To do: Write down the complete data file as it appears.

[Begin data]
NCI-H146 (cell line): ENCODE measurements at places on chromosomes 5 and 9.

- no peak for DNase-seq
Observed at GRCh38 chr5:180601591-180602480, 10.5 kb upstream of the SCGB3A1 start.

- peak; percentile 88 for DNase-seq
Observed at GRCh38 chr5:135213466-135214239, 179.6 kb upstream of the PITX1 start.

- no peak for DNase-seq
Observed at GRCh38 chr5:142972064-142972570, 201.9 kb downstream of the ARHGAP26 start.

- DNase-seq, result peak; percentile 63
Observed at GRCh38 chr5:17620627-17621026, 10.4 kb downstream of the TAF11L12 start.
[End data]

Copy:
NCI-H146 (cell line): ENCODE measurements at places on chromosomes 5 and 9.

- no peak for DNase-seq
Observed at GRCh38 chr5:180601591-180602480, 10.5 kb upstream of the SCGB3A1 start.

- peak; percentile 88 for DNase-seq
Observed at GRCh38 chr5:135213466-135214239, 179.6 kb upstream of the PITX1 start.

- no peak for DNase-seq
Observed at GRCh38 chr5:142972064-142972570, 201.9 kb downstream of the ARHGAP26 start.

- DNase-seq, result peak; percentile 63
Observed at GRCh38 chr5:17620627-17621026, 10.4 kb downstream of the TAF11L12 start.